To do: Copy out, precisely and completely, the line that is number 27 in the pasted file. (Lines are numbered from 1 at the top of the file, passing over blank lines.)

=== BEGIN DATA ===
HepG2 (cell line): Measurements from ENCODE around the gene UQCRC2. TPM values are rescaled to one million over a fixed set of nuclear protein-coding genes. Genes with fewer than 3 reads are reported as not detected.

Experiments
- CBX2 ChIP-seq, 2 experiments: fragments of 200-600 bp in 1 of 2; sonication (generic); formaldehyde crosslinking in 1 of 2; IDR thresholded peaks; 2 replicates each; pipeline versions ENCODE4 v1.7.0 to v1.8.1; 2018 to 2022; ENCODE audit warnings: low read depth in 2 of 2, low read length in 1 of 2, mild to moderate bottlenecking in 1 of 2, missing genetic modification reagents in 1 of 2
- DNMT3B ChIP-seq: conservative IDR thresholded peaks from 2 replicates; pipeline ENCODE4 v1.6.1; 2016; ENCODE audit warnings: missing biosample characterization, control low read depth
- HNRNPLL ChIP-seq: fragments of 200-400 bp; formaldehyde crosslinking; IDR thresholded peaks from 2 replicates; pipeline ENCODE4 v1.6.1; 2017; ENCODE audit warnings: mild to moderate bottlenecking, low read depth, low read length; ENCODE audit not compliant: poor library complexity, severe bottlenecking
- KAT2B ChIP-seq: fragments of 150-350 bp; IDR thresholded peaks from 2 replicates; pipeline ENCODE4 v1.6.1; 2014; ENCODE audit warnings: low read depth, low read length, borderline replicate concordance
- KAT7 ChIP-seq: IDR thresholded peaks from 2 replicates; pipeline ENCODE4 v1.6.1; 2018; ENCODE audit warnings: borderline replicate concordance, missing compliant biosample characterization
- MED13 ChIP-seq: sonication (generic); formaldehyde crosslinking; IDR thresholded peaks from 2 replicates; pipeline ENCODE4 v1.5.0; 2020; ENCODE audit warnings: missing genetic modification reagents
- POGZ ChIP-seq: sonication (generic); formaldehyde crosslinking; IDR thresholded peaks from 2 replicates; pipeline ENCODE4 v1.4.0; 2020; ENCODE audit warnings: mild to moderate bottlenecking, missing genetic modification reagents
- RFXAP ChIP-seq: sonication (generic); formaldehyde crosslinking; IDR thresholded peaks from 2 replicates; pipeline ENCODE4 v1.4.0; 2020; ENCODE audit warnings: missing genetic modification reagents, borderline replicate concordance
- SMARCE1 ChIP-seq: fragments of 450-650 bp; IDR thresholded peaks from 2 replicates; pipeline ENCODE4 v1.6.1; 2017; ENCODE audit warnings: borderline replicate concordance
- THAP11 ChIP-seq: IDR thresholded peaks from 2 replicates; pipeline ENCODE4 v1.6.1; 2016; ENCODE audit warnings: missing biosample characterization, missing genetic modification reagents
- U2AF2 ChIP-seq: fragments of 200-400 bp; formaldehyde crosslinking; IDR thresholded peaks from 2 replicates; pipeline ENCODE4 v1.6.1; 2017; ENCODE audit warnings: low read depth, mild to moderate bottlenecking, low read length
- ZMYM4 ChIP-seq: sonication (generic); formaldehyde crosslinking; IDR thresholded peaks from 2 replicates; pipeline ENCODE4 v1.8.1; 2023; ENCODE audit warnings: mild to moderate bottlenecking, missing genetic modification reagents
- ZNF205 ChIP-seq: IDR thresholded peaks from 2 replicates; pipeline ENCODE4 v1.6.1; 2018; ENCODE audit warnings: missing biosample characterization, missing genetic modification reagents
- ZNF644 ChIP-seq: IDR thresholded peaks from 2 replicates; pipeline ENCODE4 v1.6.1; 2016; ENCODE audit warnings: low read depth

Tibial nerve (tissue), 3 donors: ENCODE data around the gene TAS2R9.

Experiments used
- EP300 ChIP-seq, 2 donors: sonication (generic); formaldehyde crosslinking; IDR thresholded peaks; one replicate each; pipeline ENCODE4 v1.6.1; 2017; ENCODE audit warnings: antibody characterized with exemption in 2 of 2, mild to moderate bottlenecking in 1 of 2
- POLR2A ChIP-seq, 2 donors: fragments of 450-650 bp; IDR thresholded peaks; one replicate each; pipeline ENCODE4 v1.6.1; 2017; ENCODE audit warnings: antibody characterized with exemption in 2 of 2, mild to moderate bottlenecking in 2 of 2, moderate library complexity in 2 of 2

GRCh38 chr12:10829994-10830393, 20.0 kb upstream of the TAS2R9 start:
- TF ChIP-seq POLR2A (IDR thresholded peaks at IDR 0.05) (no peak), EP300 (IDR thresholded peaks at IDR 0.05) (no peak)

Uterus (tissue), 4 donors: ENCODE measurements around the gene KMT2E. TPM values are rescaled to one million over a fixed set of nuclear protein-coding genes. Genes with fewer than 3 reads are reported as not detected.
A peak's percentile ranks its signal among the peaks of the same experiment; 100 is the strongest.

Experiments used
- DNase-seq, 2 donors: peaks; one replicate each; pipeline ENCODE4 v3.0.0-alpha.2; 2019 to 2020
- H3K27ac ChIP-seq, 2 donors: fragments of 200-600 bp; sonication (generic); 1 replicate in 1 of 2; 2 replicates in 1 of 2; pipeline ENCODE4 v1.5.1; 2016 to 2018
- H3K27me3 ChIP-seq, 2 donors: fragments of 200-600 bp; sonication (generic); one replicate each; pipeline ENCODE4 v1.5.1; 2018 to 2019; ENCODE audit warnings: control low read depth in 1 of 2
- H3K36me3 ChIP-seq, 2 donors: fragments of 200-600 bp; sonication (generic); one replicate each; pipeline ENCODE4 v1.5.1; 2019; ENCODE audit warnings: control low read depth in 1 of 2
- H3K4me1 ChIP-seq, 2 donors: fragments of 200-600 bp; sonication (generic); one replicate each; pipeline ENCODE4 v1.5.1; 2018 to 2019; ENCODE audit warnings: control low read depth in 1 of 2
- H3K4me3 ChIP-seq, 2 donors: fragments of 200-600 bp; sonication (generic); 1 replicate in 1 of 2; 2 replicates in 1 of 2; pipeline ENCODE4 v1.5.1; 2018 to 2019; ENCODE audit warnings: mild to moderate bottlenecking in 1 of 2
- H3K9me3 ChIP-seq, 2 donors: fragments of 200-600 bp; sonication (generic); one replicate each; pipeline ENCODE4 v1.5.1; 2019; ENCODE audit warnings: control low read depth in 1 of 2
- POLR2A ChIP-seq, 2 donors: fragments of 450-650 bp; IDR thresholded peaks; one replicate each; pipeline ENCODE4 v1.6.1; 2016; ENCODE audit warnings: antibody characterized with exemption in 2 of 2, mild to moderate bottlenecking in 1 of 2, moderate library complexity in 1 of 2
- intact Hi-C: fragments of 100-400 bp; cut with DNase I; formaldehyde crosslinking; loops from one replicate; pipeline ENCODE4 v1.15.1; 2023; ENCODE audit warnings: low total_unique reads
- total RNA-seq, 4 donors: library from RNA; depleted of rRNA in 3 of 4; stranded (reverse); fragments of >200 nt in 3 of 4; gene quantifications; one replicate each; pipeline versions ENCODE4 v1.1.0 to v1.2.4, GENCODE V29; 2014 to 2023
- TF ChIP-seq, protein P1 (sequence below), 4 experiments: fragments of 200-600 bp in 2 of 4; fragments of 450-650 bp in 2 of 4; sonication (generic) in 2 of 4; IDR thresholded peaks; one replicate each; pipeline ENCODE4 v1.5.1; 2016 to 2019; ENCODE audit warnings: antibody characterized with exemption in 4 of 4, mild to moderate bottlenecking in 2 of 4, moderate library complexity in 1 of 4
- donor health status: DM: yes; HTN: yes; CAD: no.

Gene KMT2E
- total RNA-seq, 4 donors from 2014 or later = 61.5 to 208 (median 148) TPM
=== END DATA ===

- H3K27ac ChIP-seq, 2 donors: fragments of 200-600 bp; sonication (generic); 1 replicate in 1 of 2; 2 replicates in 1 of 2; pipeline ENCODE4 v1.5.1; 2016 to 2018